Skilling Precludes Criminalization of Work Rules
Straightforward application of Skilling bars prosecutors from using the mail fraud statute to transform violation of work rules into federal offenses. When prosecutors accuse employees of violating an obligation imposed by their employer, they are charging a breach of the duty of faithful and honest service. Failing to adhere to established work rules is no different from the breach of the duty of faithful and honest service. Failing to adhere to established work rules is no different from the breach of fiduciary duty deemed insufficient to give rise to criminal liability in Skilling. Both are premised on the dishonest performance of a work duty- action by an employee that furthers his own personal financial or other interests in violation of a duty owned to the employer. Skilling makes crystal clear that employers can no longer base criminal charges on such acts of disloyalty absent bribes or kickbacks. Thus, violating of a workplace rule, by itself, is not punishable under the mail or wire fraud statutes.
Any comfort that prosecutors may derive from the Carpenter decision is illusory. The defendant in Carpenter was a Wall Street Journal reporter who was charged with securities fraud and mail and wire fraud fro providing confidential republication information to his con-conspirator who bought and sold stocks based on the information and then shared the profits with him. The defendant argued that his conduct in revealing the prepublication information”was no more than a violation of workplace rules” and did not amount to a scheme to defraud the Journal of money or property as required by McNally. The Supreme Court rejected this argument and found that criminal liability was not premised on the defendant’s breach of fiduciary duty but rather the fraudulent appropriation of the Journal’s confidential information. Since confidential information was within the reach of the mail and wire fraud statutes.
Carpenter merely interprets McNally and cannot fairly be read as endorsing the criminalization of work rules. In any event, the more recent decision in Skilling puts to bed the notion that an employee commits fraud when he violates a fiduciary or other duty owned to his employer.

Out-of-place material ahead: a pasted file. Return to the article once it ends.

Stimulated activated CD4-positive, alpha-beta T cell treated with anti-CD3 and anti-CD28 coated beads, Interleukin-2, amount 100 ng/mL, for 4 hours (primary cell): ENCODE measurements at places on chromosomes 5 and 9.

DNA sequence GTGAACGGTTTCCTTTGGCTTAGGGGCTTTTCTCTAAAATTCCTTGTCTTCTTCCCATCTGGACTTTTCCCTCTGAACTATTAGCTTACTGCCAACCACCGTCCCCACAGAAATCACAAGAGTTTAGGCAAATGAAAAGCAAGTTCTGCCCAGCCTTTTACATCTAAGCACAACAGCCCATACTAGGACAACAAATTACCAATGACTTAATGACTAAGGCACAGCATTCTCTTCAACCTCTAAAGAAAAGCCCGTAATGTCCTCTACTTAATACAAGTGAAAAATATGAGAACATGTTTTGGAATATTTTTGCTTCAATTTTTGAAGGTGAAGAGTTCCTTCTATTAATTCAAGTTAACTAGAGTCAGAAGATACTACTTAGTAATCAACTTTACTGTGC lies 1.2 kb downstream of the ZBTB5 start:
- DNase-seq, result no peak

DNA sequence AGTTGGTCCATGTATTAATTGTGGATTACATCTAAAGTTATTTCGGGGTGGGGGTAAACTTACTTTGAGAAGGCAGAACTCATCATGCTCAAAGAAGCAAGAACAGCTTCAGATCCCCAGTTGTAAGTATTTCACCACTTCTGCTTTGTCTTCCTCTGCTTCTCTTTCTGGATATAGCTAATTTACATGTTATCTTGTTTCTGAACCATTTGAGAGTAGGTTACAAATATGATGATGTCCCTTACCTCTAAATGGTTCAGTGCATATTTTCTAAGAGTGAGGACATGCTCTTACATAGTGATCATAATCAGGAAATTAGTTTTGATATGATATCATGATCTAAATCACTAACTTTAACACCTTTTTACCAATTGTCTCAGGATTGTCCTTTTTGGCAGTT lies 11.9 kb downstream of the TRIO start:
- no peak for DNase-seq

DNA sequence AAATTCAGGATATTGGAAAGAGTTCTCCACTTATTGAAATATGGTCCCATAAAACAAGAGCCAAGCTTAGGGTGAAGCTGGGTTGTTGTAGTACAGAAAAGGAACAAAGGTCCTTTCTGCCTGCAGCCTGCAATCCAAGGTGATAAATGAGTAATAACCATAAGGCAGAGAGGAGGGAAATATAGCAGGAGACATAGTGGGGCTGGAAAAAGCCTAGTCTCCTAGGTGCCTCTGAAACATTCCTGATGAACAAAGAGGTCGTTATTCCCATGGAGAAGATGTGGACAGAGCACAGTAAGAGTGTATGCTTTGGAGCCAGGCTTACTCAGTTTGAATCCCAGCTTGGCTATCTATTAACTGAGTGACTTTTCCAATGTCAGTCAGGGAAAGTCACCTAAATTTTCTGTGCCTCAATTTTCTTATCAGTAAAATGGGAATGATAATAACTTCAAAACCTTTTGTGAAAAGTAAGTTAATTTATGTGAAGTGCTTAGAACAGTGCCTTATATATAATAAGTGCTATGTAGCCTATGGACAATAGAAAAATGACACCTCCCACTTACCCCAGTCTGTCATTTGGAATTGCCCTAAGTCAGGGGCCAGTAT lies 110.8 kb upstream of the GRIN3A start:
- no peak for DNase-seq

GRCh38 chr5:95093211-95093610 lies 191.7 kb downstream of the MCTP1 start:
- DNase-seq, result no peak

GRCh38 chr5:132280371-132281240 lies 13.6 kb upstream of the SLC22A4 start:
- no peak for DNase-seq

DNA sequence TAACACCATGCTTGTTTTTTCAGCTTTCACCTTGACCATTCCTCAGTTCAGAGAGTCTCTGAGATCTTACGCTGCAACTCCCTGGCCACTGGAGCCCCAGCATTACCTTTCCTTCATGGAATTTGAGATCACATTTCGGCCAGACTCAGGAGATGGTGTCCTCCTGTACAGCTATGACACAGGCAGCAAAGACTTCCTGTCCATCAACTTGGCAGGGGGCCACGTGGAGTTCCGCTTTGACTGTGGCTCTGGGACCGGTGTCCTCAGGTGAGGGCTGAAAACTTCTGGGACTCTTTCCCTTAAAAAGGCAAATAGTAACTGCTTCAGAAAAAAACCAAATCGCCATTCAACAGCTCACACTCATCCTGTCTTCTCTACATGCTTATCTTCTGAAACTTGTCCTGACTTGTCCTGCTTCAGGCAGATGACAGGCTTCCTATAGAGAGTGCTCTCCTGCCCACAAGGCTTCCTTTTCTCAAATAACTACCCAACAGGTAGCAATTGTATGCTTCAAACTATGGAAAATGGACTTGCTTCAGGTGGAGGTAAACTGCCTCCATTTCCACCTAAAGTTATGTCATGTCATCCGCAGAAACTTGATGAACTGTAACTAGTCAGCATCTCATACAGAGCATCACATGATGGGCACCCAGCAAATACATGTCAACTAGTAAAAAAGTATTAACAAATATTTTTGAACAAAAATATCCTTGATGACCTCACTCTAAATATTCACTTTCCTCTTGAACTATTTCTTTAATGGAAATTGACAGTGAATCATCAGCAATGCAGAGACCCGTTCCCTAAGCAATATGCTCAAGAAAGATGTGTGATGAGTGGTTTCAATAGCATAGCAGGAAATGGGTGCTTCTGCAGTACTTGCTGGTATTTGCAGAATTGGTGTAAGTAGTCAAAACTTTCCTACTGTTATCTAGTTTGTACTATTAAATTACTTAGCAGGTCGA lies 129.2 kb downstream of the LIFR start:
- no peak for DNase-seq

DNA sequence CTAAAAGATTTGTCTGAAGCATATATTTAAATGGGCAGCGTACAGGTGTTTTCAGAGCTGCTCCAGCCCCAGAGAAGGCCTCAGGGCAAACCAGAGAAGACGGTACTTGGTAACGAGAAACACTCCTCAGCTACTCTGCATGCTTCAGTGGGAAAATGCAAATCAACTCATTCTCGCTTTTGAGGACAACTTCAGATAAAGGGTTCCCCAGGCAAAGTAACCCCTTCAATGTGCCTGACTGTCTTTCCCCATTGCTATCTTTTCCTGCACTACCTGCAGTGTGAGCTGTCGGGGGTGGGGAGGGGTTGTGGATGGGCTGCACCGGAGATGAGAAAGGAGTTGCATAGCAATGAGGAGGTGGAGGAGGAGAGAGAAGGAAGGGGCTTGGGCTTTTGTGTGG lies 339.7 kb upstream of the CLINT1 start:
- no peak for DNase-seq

This is not to say that a mail or wire fraud charge is never appropriate in the workplace setting. If, for example, a job applicant submits via the U.S. mail a false certification that he possesses a necessary job qualification and the employer is deceived into hiring the applicant based on the false representation, the job that he obtained may be considered property and the false certification may supply the scheme or artifice to defraud necessary for a mail or wire fraud prosecution. This was the rationale for affirming the convictions of city officials who awarded jobs on the basis of political support notwithstanding a prohibition against patronage hiring practices in Sorich and Del Valle. The culpable conduct in these cases was the false representation – not the breach of an accepted work rule.
Treating a work rule as a Crimes Violates Due Process
Basing a criminal prosecution on alleged violation of a work rule is a plain violation of due process The problem is that employees are given no notice that their conduct may subject them to criminal penalties. It has been recognized that “a criminal statute must given fair warning of the conduct that makes it a crime” Justice Holmes Explained: